About this Research Topic
The biological process of aging impacts almost all tissue function. One of the major concerns with age-related tissue function declines is the increased susceptibility to infections and resulting mortality. Virus infection including COVID-19 is one of the top ten killers of older adults in the world, with the oldest being most at risk. Aging impacts the immune system in many ways. Cells of the innate and adaptive arms exhibit altered phenotypes, along with diminished and dysregulated responses, as demonstrated in both human and mouse studies.
Until now, few mechanism-based interventions were available to improve immune responses to virus infection and resulting frailty in older adults. Emerging evidence suggests that retarding the fundamental aging process will simultaneously alleviate a range of age-related diseases and tissue dysfunction, which is now referred to as the Geroscience Hypothesis. Due to the high prevalence and uniquely complex nature of the impaired immune system in aging, the geroscience-guided approach, by targeting the whole aging process, might be beneficial for improving the immune response to various infection.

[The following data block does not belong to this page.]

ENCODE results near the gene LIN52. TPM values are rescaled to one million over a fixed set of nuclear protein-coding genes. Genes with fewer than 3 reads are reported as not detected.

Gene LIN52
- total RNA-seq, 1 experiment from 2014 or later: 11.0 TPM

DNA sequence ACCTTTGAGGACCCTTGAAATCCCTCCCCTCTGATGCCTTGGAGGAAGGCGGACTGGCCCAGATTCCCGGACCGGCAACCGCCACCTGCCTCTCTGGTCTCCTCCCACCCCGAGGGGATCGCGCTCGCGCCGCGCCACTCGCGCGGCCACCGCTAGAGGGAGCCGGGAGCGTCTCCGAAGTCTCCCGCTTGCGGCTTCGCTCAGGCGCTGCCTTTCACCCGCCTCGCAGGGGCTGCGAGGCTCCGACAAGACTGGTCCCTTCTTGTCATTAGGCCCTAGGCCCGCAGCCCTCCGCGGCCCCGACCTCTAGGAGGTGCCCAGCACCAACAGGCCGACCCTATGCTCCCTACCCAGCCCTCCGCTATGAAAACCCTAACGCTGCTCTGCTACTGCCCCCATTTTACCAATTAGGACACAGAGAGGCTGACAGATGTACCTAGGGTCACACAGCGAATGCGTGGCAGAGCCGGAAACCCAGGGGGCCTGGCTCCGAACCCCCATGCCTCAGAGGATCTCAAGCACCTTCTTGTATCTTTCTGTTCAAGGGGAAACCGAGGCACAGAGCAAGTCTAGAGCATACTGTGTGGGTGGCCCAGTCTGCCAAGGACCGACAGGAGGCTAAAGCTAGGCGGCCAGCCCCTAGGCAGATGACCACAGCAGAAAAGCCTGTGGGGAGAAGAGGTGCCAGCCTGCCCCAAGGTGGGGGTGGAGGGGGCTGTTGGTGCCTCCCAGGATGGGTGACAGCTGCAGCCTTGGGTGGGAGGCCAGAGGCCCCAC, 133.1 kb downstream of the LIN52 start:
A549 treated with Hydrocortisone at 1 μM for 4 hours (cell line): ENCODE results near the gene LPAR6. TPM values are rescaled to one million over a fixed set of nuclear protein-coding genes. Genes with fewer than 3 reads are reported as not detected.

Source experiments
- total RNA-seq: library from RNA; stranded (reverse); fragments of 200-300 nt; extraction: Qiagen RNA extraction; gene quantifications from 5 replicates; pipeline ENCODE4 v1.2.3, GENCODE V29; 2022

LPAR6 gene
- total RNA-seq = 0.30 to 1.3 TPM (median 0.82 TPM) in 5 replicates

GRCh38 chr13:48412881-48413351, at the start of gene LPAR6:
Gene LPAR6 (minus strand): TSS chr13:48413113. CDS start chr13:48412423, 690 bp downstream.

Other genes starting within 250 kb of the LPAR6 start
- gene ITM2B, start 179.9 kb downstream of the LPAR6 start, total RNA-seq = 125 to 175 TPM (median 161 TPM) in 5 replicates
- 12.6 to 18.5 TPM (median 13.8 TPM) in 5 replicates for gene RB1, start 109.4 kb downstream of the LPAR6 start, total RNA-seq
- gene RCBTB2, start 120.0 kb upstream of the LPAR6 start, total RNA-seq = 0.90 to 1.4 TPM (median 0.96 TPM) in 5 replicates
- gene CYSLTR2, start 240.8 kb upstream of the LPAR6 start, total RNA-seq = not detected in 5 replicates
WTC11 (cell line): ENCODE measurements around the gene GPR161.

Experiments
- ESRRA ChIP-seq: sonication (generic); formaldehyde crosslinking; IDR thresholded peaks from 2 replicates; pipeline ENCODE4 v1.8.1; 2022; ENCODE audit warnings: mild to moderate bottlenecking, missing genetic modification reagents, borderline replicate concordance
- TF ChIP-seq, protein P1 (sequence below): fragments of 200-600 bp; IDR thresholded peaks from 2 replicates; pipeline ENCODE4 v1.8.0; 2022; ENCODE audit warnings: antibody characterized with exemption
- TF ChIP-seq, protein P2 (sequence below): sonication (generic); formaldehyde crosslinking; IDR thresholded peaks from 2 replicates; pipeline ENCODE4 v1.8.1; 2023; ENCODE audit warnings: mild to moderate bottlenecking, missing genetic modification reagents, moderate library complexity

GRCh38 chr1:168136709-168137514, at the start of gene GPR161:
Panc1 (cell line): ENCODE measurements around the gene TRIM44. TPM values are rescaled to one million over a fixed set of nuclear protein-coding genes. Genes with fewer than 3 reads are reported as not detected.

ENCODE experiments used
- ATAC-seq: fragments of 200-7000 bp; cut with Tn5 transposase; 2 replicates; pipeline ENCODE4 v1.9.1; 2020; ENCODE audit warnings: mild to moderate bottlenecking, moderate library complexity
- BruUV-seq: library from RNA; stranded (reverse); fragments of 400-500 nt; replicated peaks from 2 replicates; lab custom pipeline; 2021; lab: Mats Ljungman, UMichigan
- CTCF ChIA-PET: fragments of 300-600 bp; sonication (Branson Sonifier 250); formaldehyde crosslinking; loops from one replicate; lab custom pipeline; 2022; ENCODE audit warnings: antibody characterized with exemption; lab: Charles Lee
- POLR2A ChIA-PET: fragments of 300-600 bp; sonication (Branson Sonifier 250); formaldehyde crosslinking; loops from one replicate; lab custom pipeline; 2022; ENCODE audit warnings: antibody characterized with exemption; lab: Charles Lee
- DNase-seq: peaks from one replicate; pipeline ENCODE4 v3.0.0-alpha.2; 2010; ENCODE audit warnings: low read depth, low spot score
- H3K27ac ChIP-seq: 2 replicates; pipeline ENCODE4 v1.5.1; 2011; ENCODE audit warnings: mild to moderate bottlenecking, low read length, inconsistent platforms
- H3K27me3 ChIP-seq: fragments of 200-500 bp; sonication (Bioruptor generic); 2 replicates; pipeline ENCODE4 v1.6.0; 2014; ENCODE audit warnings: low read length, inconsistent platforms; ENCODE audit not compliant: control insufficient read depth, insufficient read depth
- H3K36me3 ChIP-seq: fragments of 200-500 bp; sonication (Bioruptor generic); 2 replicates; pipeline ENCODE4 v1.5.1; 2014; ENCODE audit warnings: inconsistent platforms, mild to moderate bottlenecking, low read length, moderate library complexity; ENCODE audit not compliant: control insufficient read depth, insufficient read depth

So far, a number of interventions have been indicated to delay the fundamental aging process including metformin, rapamycin, and senolytics. However, the effects of these interventions on immune function in aged subjects are still not fully known. With this Research Topic, we are interested in collecting the research investigating the effects (beneficial or harmful) of these known or novel geroscience-guided approaches on immune systems in aging. We are also interested in the research examining how the immune system contributes to the whole aging process.
Keywords: Aging, geroscience hypothesis, immune system, infection, senescence
Important Note: All contributions to this Research Topic must be within the scope of the section and journal to which they are submitted, as defined in their mission statements. Frontiers reserves the right to guide an out-of-scope manuscript to a more suitable section or journal at any stage of peer review.